Do you like to read books about far-away places? Travel guides, memoirs, whatever? Places you’ve been? Or places you’ve never been?
I do! Including made-up places. I feel like I say this all the time with this meme, but I try not to dismiss any genre or subject matter–except for, like, that one time Paul’s brother recommended me a Glenn Beck book.
I’ve also talked about the fact that one of the things I love about both reading and writing is perspective. Reading about a place isn’t on the same level as traveling to it by any means, but it’s definitely a good way to learn about a place.
I don’t know that I’d say I read as an escape–I’ve always just read for the love of it and for a story, not so much to forget about or escape something, although I guess there’s an element of escapism to all entertainment. But reading about far-away places is a great way to mentally get away, too, especially if you’re like me and picture everything that’s described to you.
The catch is I’m not too into straight travel writing. It gets a bit dry for me, although I would like to pick up books on things like good places to visit in certain areas. Paul has his eye on a book listing the best hiking trails in the state, which could be fun and useful to have. But anything like that is gonna serve as a reference or coffee-table book for me.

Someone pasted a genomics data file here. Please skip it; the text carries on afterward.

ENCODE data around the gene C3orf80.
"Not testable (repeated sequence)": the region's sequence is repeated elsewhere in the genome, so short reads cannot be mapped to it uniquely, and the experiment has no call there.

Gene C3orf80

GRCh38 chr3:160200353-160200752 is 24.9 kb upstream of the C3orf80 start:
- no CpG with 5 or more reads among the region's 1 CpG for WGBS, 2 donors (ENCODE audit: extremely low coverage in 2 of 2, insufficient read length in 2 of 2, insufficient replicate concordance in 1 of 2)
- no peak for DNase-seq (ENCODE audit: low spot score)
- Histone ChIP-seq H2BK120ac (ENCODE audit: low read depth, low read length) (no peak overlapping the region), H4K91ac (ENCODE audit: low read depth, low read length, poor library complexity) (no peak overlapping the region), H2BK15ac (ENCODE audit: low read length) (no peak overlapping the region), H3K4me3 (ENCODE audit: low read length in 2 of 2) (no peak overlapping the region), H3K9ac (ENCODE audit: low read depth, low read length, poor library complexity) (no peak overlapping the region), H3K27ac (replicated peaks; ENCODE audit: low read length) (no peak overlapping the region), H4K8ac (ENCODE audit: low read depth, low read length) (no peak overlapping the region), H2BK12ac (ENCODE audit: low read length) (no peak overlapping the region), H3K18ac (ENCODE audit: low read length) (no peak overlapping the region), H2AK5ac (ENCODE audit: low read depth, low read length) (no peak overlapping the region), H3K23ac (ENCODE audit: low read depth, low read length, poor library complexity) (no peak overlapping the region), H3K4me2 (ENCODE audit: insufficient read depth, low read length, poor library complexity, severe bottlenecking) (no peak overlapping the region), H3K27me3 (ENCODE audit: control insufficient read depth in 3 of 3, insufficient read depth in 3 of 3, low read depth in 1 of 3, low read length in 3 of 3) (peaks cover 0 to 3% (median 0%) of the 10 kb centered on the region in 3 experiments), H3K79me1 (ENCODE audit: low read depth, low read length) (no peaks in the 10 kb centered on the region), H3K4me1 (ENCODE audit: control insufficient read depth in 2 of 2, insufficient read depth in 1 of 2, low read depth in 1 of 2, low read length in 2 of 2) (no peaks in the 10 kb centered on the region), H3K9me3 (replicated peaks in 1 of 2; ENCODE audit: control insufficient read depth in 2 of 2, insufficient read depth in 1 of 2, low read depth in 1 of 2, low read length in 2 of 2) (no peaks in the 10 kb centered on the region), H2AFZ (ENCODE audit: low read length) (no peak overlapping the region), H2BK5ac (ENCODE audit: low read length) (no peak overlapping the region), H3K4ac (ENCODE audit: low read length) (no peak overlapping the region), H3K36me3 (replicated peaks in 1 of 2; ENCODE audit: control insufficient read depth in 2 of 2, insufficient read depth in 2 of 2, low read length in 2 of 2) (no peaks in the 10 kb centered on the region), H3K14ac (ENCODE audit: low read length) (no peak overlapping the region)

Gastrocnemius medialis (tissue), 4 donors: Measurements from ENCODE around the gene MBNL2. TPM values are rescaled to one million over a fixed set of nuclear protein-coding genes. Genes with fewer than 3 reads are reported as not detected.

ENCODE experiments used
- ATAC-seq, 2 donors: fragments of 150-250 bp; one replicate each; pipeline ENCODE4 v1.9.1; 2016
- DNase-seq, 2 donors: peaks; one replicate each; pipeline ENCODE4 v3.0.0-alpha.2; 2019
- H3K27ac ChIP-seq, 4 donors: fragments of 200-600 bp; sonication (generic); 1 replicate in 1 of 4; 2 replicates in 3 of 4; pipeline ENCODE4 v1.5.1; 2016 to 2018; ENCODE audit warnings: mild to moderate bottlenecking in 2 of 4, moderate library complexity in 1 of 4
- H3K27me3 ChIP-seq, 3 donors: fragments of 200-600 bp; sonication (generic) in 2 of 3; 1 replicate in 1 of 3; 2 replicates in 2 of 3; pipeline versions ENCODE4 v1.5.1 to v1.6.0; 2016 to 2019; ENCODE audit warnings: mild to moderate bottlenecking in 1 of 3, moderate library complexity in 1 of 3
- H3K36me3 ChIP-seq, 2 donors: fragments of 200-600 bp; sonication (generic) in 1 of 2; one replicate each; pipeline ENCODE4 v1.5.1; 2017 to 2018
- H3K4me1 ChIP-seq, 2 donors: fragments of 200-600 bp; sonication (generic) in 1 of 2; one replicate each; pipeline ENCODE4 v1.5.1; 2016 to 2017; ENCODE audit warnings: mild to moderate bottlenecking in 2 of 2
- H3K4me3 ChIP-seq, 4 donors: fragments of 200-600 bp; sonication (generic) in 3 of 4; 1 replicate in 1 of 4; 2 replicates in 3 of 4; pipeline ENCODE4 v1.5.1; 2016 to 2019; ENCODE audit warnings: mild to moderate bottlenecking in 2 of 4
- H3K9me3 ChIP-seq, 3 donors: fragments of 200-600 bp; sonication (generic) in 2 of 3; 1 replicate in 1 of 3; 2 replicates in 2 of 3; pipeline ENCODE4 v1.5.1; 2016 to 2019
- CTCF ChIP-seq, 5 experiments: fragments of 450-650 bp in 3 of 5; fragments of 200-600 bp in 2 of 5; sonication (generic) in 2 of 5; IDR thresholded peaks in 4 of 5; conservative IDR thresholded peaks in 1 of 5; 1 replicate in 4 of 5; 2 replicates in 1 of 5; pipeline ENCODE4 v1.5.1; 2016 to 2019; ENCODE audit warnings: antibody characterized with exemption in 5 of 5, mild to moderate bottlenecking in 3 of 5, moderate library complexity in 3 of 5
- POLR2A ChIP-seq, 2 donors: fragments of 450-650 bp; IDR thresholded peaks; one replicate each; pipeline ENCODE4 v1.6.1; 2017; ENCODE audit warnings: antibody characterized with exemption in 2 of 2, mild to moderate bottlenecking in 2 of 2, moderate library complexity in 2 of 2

Anything else, though? Sure. I always like memoir, and I’m a big fan of Jon Krakauer’s more journalistic style with books like Into Thin Air and Into the Wild. (Krakauer’s written other books that aren’t so rooted in place, and while I haven’t read them yet, I have bought every book he’s ever written.)
Of course, it’s always a little easier to picture a place you’re already familiar with, but the flip side is how neat it is to visit a place you’ve only read about.
I also love reading fiction set in Pennsylvania, especially the Pittsburgh area–it’s an area you don’t see a lot used as a setting in fiction, but it has a lot to offer. I mean, it’s not always good–I once read a book set in Fayette County that pretty accurately captured the sort of run-down, economically depressed nature of the place. I obviously don’t need a reminder of that, but it was still neat to see the place used.
And finally, my college professor once said I write really well about place. I obviously still take pride in that comment.